Managing Supply Chain Complexity
By brian.vazquez on Aug 27, 2008
Advances in supply chain planning over the last couple of decades have provided companies with the ability to shape not only demand, but also supply. By leveraging solutions in strategic planning, inventory optimization, demand management and optimized planning and scheduling, today’s leading businesses are able to improve profitability and exploit competitive advantages.
Nearly all best-of-breed planning solutions are composed of multiple applications, each with its own functional capabilities, designed for power users working within a particular area of the supply chain. The proliferation of these highly specialized applications introduces a level of complexity that challenges the ability of corporate executives to analyze, coordinate and manage the many activities associated with the planning process. For example, analyzing a “what-if” scenario that looks at the impact of running a large promotion in an overseas market often requires coordinating activities across a number of departments and people. One possible approach to this scenario might involve someone working in an advanced forecasting tool to generate a causal based demand plan. The output of this effort is then be sent to a number of different supply chain planning applications to determine production capabilities. For instance, someone working in an inventory optimization tool might need to determine ideal stocking levels to support a given postponement strategy. The inventory target levels from this analysis might then be sent to a strategic planner, working in an entirely different application, to determine the ideal sourcing strategy for order fulfillment. Of course, the net impact of the above scenario requires an integrated analysis of the performance metrics since the planning data is generated by a number of different applications.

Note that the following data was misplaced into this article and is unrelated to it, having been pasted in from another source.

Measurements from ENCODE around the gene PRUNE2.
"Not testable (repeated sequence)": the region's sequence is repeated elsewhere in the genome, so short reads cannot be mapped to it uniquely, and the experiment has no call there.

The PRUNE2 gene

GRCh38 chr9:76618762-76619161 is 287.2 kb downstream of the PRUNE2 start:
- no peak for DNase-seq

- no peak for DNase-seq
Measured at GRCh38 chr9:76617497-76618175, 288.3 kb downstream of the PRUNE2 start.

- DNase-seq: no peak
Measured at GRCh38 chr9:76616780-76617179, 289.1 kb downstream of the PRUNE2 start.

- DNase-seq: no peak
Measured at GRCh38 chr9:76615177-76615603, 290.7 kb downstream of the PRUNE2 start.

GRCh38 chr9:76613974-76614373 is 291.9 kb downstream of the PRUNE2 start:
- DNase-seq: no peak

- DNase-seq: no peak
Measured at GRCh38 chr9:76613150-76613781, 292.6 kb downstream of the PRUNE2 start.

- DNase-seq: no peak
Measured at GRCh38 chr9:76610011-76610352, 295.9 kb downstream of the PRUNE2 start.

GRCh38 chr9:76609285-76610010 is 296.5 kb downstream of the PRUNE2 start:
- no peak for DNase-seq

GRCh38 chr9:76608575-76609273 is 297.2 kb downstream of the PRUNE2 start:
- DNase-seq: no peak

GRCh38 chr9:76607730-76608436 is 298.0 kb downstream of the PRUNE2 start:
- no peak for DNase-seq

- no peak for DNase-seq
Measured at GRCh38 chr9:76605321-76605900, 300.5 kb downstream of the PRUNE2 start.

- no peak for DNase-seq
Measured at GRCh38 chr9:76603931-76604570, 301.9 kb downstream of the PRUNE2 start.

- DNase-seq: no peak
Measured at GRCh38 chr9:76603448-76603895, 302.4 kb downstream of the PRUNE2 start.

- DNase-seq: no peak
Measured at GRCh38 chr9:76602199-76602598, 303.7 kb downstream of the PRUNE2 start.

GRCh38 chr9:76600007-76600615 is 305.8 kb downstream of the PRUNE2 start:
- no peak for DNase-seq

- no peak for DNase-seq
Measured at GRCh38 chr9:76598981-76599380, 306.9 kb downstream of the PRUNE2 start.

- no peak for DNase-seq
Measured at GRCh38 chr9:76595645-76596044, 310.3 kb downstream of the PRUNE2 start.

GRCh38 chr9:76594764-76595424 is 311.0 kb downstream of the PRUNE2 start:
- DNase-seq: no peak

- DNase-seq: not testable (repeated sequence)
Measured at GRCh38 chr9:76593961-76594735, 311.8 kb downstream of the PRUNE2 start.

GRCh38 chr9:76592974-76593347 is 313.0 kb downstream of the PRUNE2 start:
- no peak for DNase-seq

The task of synchronizing and tracking the multiple activities associated with scenario analysis can be cumbersome and time consuming. Often times supply chain executives do not have the time to learn power user applications and struggle with coordinating and visualizing data from multiple planning systems. Additionally, the process of distilling the data into a format that can be easily understood and acted upon by senior executives introduces a certain amount of latency, because it takes time to transform the data into actionable metrics.
Today, most decision makers rely on a combination of e-mail, spreadsheets and summary level presentations to brief executives or to monitor the health of their supply chain. What type of approach do you use to coordinate your supply chain activities? Do you have real-time access to critical performance metrics that drive your business decisions?
Check this blog over the next few weeks to see how Oracle® Advanced Planning Command Center can help you better manage the supply chain planning process.